Céu & Curumin

Dakota Bar & Grill, Friday 6.15

On her first two albums, São Paulo singer Céu enchanted listeners by slipping her deliciously sly and supple voice around languid bossas and sambas subtly updated with touches of electronica, reggae, trip-hop, jazz, and pop. But on her new Caravana Sereia Bloom, produced by Gui Amabis, Céu is far more eclectic, her repertoire inspired by a metaphoric journey around Brazil and the Caribbean, assimilating influences and reaching back to the expansive philosophy of psychedelic-era Tropicália. She particularly taps northeastern Brazil's potent musical crucible for elements of baião, maracatu, and mangue, as well as Jamaica and a pan-Latin array of styles that only begins with merengue, cumbia, and chica, all woven into tracks that sidle and sashay from sizzling Carnaval to cool Ipanema. "You Won't Regret It," one of three tunes sung in English, is a vintage Lloyd Robinson/Glen Brown rocksteady song that Céu also laces with New Orleans spirit, from her vocal phrasing to the splashes of trumpet and tuba. Another, "Streets Bloom," is a seductive dose of noir-funk accented by programmed steel pan. Also along on tour is fellow São Paulo resident Curumin, a drummer, singer, and composer who plays on some Caravana tracks and has a new album of his own titled Arrocha. $45. 7 p.m. 1010 Nicollet Mall, Minneapolis; 612.332.1010. —Rick Mason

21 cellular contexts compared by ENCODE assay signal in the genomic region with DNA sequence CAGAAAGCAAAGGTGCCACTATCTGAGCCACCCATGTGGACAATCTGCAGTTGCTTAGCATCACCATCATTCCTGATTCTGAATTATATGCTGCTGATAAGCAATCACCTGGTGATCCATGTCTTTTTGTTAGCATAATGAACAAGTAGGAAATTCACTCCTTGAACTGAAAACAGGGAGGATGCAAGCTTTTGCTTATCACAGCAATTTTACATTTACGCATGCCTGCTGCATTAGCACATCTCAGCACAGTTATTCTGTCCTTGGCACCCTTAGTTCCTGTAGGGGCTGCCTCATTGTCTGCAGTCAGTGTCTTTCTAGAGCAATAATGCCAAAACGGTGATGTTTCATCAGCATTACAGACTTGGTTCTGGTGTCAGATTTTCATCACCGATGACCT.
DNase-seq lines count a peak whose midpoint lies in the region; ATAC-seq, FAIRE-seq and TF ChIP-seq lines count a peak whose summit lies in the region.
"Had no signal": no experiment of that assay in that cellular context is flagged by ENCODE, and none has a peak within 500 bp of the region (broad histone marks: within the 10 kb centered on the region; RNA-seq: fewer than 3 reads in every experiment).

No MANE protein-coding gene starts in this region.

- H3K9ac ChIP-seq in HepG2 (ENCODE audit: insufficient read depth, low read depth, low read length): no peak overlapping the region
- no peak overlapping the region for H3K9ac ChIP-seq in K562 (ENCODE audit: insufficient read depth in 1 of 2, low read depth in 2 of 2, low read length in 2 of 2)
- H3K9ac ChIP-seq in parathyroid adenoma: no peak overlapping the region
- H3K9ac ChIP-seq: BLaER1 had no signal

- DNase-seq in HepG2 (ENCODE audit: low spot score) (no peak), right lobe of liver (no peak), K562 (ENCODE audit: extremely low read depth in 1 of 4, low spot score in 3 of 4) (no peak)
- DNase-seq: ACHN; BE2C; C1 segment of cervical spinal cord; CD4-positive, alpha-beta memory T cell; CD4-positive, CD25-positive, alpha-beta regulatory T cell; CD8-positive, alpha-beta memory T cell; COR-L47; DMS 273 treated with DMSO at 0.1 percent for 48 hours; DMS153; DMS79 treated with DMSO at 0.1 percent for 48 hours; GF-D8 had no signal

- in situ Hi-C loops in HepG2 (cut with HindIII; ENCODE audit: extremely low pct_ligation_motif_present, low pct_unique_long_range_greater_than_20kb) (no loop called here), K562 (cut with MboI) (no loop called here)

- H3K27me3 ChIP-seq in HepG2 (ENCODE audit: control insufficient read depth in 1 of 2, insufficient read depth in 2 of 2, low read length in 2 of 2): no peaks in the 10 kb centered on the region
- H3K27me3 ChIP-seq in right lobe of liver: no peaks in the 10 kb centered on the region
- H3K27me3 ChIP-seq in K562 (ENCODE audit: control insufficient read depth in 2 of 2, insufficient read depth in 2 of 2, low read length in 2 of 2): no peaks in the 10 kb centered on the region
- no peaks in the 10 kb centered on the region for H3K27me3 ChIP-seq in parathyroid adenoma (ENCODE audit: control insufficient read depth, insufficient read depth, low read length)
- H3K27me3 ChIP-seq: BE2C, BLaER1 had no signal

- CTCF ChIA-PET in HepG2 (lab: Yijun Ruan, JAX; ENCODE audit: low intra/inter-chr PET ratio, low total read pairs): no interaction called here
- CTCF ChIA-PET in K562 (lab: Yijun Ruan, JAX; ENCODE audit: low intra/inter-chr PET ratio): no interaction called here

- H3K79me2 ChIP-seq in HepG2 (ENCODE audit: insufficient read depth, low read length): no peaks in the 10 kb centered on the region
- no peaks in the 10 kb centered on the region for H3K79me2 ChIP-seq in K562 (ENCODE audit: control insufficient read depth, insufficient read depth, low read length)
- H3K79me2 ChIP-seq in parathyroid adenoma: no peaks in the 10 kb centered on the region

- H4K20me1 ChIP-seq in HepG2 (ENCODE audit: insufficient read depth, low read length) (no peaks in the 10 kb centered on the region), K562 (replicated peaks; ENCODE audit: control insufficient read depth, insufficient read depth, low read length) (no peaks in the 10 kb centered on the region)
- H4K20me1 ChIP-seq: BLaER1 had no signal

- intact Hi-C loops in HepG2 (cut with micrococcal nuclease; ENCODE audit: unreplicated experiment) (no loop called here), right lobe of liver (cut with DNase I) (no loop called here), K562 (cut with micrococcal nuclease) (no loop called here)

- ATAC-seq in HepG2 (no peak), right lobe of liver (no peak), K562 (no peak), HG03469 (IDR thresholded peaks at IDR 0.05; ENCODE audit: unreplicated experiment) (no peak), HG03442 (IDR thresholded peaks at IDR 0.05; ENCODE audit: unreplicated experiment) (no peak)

Jimmy Cliff

Minnesota Zoo Amphitheatre, Saturday 6.16

Rock and Roll Hall of Famer Jimmy Cliff launched his career in Jamaica around the time ska was evolving into reggae, and his music still contains elements of ska, calypso, pop, and R&B. But Cliff, through his association with Chris Blackwell's Island label, was the first to introduce reggae to many audiences outside Jamaica, including Britain, Brazil, Africa, and the U.S., initially via his early hits and compositions, then thanks to the landmark reggae film The Harder They Come. Cliff not only starred in the 1972 film, he also dominated the excellent soundtrack with songs that remain indelible classics: "You Can Get It If You Really Want," "Sitting in Limbo," "Many Rivers to Cross," along with the title track. Cliff's subsequent career never reached the heights of Bob Marley's, but over the years he's remained a solid and often inspirational artist, and recent tours have earned rave reviews, including this spring at Coachella and his performance with Bruce Springsteen at SXSW. A new album has been pending for several years. But last year he issued an EP, Sacred Fire, which sported covers of the Clash's "Guns of Brixton" and Bob Dylan's "A Hard Rain's A-Gonna Fall." $41. 7:30 p.m. 13000 Zoo Boulevard, Apple Valley; 800.745.3000. —Rick Mason

Rock the Garden